If you are picking up data with the same GPS system that you are using to grade your field then there will be no compatibility problem with the data in and out. Also if you do any civil design or grading on these points there also will be no issues.
For example picking up data with Field Level 11, grading and putting back out with Field Level 11. There are no issues.
If for example you pick up points with Field Level 11 and you are grading with an Agguide system then you are going to have problems. The Trimble system picks the data up in a local coordinate system based on a point called the Master Bench. However Agguide works on individual points (in triangles) and every point is assumed to be in UTM (Universal Transverse Mercator) coordinates. As one set of data is based on a plane and the other is based on a squashed sphere there is no mathematically correct way to successfully match the data. We need to do an approximation. The smaller the area the closer our approximation is.
Also the Trimble data uses a true North while the UTM system's north varies depending where on the geoid you are relative to the center of the UTM zone. If you are near the edges the problem is worse and we get a larger data swing.
We have some routines that help out in this regard.
They are :
UTM create a Google Earth image. There is a tick box if you have data from Field Level 11.
UTM create a .gps file. If you have UTM data then there is a tick box to convert to Field Level 11.
Tools  Local to UTM: This converts all the points in Field Level 11 to UTM coordinates. Field Level 11 data needs to be in UTM. ie Masterbench is in UTM and all other data is relative to the MB.
Tools  UTM to local: This converts UTM data to Field Level 11 compatible
These conversions from and to Trimble , UTM appear to be within agricultural tolerance's but we suggest that you also check.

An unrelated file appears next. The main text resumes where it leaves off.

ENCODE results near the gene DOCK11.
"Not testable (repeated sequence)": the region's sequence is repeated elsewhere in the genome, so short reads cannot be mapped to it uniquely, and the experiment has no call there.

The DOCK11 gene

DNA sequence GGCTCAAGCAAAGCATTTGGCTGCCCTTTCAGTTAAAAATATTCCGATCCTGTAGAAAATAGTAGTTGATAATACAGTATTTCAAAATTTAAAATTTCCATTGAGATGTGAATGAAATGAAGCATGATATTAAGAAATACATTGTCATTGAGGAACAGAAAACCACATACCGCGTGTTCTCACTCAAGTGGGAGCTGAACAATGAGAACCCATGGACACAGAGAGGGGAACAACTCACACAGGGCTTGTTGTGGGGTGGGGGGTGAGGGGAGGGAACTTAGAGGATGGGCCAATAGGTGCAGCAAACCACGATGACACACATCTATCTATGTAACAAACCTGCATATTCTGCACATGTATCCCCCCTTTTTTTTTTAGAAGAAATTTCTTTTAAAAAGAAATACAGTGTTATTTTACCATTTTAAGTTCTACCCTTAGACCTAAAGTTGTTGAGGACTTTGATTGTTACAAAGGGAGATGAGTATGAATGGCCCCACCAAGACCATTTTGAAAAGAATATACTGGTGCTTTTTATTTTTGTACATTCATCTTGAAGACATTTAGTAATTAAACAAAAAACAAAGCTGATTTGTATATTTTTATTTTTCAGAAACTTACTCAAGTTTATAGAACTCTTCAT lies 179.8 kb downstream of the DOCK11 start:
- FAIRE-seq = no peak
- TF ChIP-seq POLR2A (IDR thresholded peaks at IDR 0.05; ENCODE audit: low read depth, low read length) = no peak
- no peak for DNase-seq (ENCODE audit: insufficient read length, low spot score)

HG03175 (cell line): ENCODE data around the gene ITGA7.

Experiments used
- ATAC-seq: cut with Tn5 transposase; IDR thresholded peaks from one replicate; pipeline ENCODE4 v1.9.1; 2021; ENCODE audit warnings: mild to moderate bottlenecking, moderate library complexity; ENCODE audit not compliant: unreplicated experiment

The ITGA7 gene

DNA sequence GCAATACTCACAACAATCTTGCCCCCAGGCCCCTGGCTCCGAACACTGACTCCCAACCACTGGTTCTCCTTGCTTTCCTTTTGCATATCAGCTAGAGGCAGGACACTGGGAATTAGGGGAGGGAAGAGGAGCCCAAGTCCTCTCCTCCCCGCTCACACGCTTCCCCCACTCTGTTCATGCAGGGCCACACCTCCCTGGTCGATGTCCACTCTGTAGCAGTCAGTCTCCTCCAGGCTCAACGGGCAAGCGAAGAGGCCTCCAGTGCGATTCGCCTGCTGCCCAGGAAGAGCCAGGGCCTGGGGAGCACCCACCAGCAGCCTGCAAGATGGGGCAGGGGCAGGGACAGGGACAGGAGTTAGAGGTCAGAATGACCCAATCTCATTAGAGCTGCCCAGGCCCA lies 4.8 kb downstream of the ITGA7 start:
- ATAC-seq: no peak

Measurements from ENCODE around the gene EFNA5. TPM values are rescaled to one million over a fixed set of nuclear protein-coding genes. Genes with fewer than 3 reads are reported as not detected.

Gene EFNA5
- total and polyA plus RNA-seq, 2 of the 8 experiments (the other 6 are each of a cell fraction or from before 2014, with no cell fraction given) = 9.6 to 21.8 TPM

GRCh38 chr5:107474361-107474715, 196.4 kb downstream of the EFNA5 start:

At present we don't have any conversions to and from State Plane.
We suggest the following procedure. Assume we have a job in State Plane coordinates that we wish to grade with a Trimble system. There will be a swing. Depending on the application, where we are on the earth and size of the job depends on whether it will be a problem or not.
To correct do the following. You need to know two or more points in your state plane job that you know are accurate. You then need to get your Field Level 11 system out and survey these points. You calculate the respective bearings of the two sets of points and you rotate the state plane job so these points are now on the same bearing. We find that the scaling factor is negligible and can be ignored for typical agricultural land grading issues.
Here are some sample points. We have two points in state plane and they are:
p1 N 2089790.300 E 1463701.350 and p2 N 2089591.640 E 1468982.380
We have surveyed these points with Field Level 11 and we have
p1 N 5000.0 E 5000.0 and p2 N 210280.01 E 14775.28
Calculating the bearings and distances we have:
Trimble local: 92~26'13"
State Plane: 92~09'16"
So to convert our state plane job to Trimble we need to rotate everything in the job clockwise by 92~26'13"  92~09'16"
which is 0~16'57" clockwise.
Please be aware that all the required routines for this are contained within CDS. If you have the respective data in two jobs then:

Join ( J command) and enter respective points  it reports bearing and distance

do join for both jobs

calculate difference

open job with state plane. First do "save as" and get new job. Old job is now safe.

points  select  select all

points  rotate . rotate around master bench

done